Mailing Lists and Information Sellers

If you sell information, you have a unique advantage when trying to gain subscribers to your mailing list. The very thing you’re selling is easy to give in portions. If you’re selling an ebook, you attract subscribers with a ‘free report’…just a condensed version of the book. Like affiliate marketers, you’ll benefit most from networking. You’ll need to find people in related (but not competing) industries. Offer to swap articles and ads with them.

In Closing

As you work through different mailing list strategies, take note of what works and what doesn’t. No need to beat a dead horse. Concentrate on whatever brings the highest return. And remember not to abuse your mailing list. Allow people to easily unsubscribe, and never sell (or lend) their addresses to anyone.

All About Mailing Lists

February 5th, 2021 by dayat No comments »

OK. The title of this article may be a bit misleading. I probably should have titled it “some things about mailing lists.” I’m not actually going to cover everything about mailing lists.

There’s just too much to cover. Today I’ll will be covering the basics.

So, if you’re somewhat new to direct mail,you’ll appreciate the simplicity of this article.

So, are you ready?

What is a mailing list?

Fair enough. In simplest terms, these are names that should represent your target market. In other words, it’s who you are sending your sales pitch or offer to.

Types: Believe it or not, there’s different types of mailing lists that you could choose. And you should be very choosy. In fact, one of the most reliable places to start looking for your list is the SRDS Direct Mail List Source Book.

Pros in this biz hate to admit it, but it’s better to have a good list with “OK” writing skills and a poor product than it is to be top-shelf copywriter with a hot product, sent to the wrong list.

So, as you can see, this is very important.

Let’s look at the most common types.

Compiled. These lists of names are typically collected from various resources such as the phone books, public records, directories, court records, surveys, etc. These lists are usually the least productive.

Subscriber. As the name suggests, these lists are exactly what they say they are… subscribers to something like a magazine or newsletter. These lists can be great to send your offer to but not as powerful as actual “buyer” lists.

Buyer. These are made up of actual people who bought from the company. For example, Gurney’s Seed & Nursey Catalog buyers is a list of all the people who bought from their catalog. As you can see, these are some of the very best names you could mail to. But there’s another type which if handled correctly are the absolute most profitable list could mail to and this list is called…

House. This is your buyers list. And it is without a doubt the most profitable asset you could have. If you don’t have a house list, then you need to begin building one today!

Terminology

Let me explain some mailing list lingo. This will help you when searching for a mailing list to rent.

For starters, when you get a mailing list you’re renting the list, not buying it. Typically, it’s rented for a one-time usage. Sometimes you work out other terms like unlimited usage.

A list broker can be compared to a real estate agent. He represents the buyer. On the other hand, a list manager (again think realtor), except he represents the seller.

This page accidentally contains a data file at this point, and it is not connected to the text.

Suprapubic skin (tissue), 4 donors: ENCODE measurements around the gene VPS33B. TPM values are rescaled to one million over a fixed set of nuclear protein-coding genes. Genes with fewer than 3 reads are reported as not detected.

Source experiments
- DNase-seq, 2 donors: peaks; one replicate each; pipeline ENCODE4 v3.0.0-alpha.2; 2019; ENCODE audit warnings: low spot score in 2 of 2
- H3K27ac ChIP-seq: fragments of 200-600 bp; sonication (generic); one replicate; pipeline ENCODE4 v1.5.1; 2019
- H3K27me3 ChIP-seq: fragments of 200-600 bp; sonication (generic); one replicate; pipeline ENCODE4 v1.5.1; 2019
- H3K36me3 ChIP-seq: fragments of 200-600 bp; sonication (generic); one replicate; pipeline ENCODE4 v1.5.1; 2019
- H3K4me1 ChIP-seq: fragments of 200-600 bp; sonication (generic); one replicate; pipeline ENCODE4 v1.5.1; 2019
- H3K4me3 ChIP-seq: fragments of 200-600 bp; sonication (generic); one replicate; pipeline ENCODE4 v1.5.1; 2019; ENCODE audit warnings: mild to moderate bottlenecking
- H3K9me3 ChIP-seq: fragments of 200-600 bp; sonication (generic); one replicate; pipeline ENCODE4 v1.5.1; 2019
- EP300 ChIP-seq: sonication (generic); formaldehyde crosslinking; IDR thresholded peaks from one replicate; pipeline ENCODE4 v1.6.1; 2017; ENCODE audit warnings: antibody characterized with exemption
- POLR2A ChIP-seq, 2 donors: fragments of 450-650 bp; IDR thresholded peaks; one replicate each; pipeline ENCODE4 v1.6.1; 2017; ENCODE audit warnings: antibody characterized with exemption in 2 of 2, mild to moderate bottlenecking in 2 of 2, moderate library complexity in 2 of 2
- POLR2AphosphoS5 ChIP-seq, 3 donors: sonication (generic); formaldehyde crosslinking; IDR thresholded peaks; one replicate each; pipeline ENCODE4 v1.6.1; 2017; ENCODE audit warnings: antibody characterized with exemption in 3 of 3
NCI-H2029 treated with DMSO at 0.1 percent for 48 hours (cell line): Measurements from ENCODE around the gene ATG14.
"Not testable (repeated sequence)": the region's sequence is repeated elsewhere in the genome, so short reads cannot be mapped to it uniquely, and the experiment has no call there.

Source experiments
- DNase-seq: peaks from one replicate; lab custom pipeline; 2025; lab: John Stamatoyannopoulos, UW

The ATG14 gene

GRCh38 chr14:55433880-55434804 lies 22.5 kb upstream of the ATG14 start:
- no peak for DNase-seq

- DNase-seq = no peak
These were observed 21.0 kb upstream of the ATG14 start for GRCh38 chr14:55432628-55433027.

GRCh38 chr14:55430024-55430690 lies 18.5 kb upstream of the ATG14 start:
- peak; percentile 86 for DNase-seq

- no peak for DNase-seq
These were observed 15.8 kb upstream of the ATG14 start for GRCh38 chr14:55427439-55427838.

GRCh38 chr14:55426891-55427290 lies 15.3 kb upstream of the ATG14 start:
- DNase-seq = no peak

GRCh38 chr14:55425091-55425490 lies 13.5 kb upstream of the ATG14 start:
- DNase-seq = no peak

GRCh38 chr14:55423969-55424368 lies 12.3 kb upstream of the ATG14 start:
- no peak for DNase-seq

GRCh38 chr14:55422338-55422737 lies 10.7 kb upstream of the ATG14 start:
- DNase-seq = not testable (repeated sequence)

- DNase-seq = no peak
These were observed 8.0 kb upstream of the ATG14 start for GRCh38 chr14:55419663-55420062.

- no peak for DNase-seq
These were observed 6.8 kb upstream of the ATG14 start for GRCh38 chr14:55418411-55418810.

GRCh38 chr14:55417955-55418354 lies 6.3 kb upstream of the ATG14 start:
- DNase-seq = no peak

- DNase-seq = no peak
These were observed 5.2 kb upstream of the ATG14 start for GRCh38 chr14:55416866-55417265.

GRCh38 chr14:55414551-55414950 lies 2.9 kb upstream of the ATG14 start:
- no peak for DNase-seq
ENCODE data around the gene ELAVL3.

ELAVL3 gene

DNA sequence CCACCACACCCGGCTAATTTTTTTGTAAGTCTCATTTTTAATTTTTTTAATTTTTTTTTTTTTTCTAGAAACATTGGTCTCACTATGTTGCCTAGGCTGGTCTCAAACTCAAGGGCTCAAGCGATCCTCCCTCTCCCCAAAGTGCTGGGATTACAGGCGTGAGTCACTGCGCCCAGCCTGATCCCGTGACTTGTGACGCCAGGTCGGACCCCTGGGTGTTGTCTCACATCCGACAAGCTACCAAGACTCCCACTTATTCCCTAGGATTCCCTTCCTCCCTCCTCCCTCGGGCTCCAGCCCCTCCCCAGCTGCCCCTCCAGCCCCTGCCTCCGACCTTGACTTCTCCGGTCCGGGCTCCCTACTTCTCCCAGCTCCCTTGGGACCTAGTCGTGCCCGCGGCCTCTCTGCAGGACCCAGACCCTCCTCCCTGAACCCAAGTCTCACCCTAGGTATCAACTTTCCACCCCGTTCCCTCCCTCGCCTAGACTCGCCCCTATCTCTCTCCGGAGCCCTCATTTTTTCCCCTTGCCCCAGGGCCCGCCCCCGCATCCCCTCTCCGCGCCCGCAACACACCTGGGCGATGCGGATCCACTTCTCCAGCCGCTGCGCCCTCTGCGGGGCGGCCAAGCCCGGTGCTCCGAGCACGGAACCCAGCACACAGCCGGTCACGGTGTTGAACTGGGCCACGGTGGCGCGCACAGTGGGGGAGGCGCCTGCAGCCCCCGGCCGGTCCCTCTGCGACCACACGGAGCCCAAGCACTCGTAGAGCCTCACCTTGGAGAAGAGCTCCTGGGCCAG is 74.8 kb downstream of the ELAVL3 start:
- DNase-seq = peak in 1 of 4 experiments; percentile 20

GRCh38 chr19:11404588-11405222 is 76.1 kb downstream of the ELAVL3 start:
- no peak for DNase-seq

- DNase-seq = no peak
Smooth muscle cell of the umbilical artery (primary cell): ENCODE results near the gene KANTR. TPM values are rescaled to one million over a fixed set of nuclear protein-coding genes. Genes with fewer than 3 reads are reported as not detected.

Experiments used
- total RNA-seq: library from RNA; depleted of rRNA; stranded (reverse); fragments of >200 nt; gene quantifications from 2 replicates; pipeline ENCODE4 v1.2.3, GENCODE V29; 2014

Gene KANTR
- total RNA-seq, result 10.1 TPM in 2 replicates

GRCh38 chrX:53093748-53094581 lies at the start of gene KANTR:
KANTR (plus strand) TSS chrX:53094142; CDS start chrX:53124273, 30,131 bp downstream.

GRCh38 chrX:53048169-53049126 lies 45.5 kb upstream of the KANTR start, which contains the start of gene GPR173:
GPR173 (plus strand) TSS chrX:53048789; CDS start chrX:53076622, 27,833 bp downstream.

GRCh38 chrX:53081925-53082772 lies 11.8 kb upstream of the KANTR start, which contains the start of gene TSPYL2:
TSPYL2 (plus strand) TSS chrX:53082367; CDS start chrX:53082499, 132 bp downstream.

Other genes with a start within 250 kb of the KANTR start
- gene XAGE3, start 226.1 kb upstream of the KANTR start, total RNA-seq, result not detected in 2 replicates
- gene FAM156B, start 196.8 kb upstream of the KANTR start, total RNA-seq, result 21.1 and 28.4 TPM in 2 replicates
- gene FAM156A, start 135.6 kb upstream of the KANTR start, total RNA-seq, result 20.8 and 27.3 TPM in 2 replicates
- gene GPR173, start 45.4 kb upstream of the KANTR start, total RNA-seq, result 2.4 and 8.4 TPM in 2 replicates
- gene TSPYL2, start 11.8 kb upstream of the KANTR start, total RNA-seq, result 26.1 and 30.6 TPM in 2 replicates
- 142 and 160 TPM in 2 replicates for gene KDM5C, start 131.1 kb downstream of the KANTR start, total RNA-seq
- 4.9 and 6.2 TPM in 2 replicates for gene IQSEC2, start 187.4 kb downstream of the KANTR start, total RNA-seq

Most good mail order companies make their names available for rent. It’s a great source of extra income and they do nothing more that turn the fresh names over each month to their list manager.

So, now you come along and want to rent the mailing lists and try and sell your stuff to their customers, or subscribers.

Data Cards are the listing for a list. In other words, it summarizes the details about the mailing list. There’s lots of details on a data card but I’ll highlight some things here. By the way, your list broker should be able to give you all the information you need. Just ask.

Last Updated. This is the date when the list added new names to the file. You’ll want to be sure that the list is updated often and that you have the most recent names available.

List Cost. This is rental charge for the list. The cost is per-thousand and can range from $100 per thousand to more than $200 per thousand. Keep in mind, the more targeted the list is, the higher the cost.

Unit of Sale is the average amount the individuals spent on the mailing lists. It’s best to get a list with a comparable unit of sale for your own stuff.

List Source. This tells you where the names came from. For example, names could be generated from the:

Internet

Direct mail or Direct mail sold

Radio

TV

Print (space ads, magazines, newspapers, classified ads, etc.)

Compiled (from pubic records, warranty cards, etc.)

Attendees (from a conference or meeting)

Segments/Selections. This gives you options to select names based on a region, gender, or other demographics.

List Description is a summary of the individuals on the list.

Continuation/Usage List. This provides very valuable details to help you decide if you should rent the list or not. This shows you which other mailers have used the list. Oftentimes it’s broken into those who have tested the list and those who have continued the list.

So, if you see a mailer who has tested and continued a list that you’re considering, and their offer is like yours, then you have a good chance the list will work for you.

I covered a few aspects of mailing lists but just scratching the surface here. Call your list broker and ask questions. Ask for data cards and study them. I’m also available to help.